First Responders

In an effort to save lives, states have implemented laws to make it easier for first responders and the general public to obtain naloxone. Additionally, to encourage people to assist an individual who is or may be suffering an overdose, the majority of states also enacted laws which protect laypeople who administer naloxone, in good faith, in an emergency from civil and/or criminal liability. The Legislative Analysis and Public Policy Association (LAPPA) undertook an extensive research project to determine the current status of naloxone access laws throughout the United States, including the District of Columbia and all U.S. territories. As of August 2020, all 50 states and the District of Columbia have some form of a naloxone access law. ...

Research indicates that there is often a reluctance among those witnessing an overdose to summon emergency assistance from law enforcement or other first responders out of fear of arrest for drug possession or other charges. In an effort to reduce this fear and to encourage overdose witnesses to seek help, state policymakers developed Good Samaritan laws specific to drug overdoses. The purpose of these laws is to prioritize the overdose victim’s safety over arresting drug users by granting limited protection from criminal liability to persons seeking medical assistance and, in most cases, to the overdose victim. The Legislative Analysis and Public Policy Association (LAPPA) recently undertook an extensive research project to determine the current status of Good Samaritan fatal overdose prevention laws throughout the United States, including the District of Columbia and all U.S. territories....

The Law Enforcement and Other First Responder Deflection (Act), drafted in collaboration with the Police, Treatment, and Community Collaborative (PTACC), encourages the use and establishment of deflection programs on the state level. Specifically, the model act (1) authorizes law enforcement and other first responders to develop and implement collaborative deflection programs that provide proactive policing to assist individuals who are at risk; (2) offers pathways to treatment, recovery services, housing, medication for addiction treatment, whole family services, and other needed supports; (3) requires deflection programs to have certain threshold elements to be eligible to receive grant funding; and (4) requires agencies establishing deflection programs to develop comprehensive memoranda of understanding in conjunction with, and agreed to by, all deflection program partners....

LAPPA’s Model Expanded Access to Emergency Opioid Antagonists Act provides state officials with the means to increase the ability of their citizens to access and use life-saving emergency opioid antagonists. The Centers for Disease Control and Prevention estimates that over 934,000 Americans died from a fatal overdose involving an opioid between 1999 and 2020. Opioid antagonists, such as naloxone, can be used during emergencies to reverse opioid overdoses and are effective in preventing fatal drug overdoses. This Act: (1) enables all citizens to access emergency opioid antagonists; (2) encourages citizens to obtain emergency opioid antagonists; (3) grants immunity to individuals who administer opioid antagonists; (4) requires physicians to co-prescribe an emergency opioid antagonist when prescribing an opioid to someone; (5) ensures that health insurance covers emergency opioid antagonists, like naloxone; (6) prohibits discriminatory life and health insurance practices related to the possession of emergency opioid antagonists; (7) provides increased access to opioid antagonists in educational institutions and correctional settings; (8) establishes a pilot program to increase bystander access to emergency opioid antagonists; and (9) promotes initiatives that educate citizens on the life-saving potential of emergency opioid antagonists....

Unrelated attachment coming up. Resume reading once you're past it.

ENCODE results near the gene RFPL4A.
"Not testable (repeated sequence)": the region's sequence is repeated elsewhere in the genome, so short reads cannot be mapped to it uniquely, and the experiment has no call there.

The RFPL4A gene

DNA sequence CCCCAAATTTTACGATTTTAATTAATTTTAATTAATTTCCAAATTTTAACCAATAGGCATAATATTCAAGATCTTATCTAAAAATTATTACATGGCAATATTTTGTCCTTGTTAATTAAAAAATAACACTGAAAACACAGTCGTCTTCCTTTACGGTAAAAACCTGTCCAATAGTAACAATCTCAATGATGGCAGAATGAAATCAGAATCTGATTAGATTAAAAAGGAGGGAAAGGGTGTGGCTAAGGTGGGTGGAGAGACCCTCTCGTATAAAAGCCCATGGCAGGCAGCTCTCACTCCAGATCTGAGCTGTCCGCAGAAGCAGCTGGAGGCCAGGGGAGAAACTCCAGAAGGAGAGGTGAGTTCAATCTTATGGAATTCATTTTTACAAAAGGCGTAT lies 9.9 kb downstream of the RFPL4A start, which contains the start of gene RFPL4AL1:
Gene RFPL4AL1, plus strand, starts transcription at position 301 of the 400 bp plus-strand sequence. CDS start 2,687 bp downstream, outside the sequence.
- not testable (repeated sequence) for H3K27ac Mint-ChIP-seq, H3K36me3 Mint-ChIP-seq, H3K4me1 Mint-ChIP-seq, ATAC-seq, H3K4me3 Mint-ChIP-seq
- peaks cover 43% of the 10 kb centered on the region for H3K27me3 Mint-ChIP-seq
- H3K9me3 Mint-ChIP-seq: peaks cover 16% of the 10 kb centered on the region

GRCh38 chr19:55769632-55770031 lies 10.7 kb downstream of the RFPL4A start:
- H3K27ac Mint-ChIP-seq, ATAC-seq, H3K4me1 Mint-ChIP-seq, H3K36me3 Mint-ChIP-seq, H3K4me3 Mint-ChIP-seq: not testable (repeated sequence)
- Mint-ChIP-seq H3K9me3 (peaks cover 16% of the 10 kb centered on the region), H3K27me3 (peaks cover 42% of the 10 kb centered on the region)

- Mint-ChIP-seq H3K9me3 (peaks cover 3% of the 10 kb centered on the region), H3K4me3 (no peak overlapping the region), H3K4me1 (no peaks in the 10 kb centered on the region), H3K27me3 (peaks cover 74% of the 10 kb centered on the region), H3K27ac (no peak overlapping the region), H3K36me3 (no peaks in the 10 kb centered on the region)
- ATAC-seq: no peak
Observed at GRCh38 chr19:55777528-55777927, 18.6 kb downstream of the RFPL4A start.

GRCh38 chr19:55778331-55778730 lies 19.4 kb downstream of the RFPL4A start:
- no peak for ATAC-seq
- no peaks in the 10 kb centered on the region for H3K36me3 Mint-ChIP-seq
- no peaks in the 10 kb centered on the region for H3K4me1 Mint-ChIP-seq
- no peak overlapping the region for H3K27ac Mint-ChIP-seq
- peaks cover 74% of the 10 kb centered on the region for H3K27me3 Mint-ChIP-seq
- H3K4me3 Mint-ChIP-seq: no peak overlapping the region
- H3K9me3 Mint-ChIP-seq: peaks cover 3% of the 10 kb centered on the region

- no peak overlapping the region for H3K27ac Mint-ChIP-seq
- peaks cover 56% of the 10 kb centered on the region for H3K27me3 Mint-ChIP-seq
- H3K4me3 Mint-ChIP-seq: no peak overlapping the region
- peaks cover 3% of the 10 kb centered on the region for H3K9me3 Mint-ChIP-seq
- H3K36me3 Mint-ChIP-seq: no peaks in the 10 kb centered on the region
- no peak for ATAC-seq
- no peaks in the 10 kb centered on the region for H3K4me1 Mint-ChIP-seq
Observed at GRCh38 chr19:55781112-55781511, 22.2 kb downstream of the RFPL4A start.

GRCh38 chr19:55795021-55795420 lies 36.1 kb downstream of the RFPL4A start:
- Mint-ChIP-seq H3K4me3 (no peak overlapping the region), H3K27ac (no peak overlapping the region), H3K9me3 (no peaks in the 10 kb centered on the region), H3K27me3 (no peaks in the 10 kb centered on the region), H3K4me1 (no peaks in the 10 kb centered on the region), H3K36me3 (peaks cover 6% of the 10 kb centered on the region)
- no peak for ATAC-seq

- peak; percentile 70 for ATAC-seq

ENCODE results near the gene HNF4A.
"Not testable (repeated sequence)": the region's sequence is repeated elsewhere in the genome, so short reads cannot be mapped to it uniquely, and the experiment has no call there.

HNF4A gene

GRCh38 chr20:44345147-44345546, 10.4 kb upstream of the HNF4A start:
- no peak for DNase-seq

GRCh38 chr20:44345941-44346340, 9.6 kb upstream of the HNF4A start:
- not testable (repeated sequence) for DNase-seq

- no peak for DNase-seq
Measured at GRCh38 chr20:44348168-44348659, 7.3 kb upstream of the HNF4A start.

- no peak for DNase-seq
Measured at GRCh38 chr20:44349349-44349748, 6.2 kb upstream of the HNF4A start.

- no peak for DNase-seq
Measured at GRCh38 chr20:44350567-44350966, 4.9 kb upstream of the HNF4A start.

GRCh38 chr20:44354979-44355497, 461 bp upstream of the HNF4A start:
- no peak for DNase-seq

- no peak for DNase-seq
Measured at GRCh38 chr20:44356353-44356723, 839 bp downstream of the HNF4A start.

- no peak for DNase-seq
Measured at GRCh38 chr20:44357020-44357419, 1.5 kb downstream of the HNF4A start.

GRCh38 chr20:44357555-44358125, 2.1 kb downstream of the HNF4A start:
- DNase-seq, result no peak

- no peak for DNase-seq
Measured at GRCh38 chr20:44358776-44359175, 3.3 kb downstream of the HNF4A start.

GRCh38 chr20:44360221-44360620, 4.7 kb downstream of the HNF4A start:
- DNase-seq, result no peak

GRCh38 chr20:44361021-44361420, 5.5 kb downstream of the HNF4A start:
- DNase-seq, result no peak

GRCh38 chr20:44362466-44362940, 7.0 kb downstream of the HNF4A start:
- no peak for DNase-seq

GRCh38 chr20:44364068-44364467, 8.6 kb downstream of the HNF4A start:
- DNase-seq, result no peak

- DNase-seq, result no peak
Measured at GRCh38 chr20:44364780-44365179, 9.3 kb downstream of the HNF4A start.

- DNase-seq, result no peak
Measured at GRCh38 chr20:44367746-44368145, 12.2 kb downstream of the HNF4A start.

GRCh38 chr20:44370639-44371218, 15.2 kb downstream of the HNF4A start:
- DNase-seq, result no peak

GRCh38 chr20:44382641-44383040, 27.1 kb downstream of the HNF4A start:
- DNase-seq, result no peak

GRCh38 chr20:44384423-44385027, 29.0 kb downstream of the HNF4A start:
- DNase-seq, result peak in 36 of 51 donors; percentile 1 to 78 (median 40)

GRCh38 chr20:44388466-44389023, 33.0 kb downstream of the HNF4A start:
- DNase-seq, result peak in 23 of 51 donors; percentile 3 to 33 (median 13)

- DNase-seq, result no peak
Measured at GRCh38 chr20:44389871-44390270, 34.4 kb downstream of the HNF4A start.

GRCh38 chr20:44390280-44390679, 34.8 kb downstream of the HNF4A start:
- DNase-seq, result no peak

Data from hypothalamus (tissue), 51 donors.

All across the U.S. jails are filled with people who need medical care and social services, many of whom cycle in and out of jail without ever receiving the help they need. One emerging model to combat this problem is deflection, which seeks to prevent individuals who have low to moderate criminogenic risk, but significant unmet social, economic, and health needs, from entering the criminal justice system. The goal of deflection programs is to lessen the burden on the criminal justice system by connecting those individuals—before they enter the criminal justice system—to treatment and social services to which they might not otherwise have access. This document is designed to: (1) provide a singular resource for each jurisdiction’s deflection laws; (2) allow for a comparison of these laws between jurisdictions; and (3) identify and highlight interesting provisions....

LAPPA's Model Law Enforcement Event Deconfliction Act (the Act) is intended to implement procedures across the country to safeguard law enforcement from incidents of “friendly fire.” The Act requires that law enforcement personnel utilize event deconfliction software, which will notify them of any potential conflicts with other law enforcement activity in the same area, including service of arrest or search warrants, surveillance operations, or other high-risk or specialized law enforcement activities. The Act further requires that law enforcement personnel take positive action upon being notified by the event deconfliction system of a conflict and provides penalties for failure to take such action. The Act was drafted with the invaluable assistance of members of the law enforcement community. ...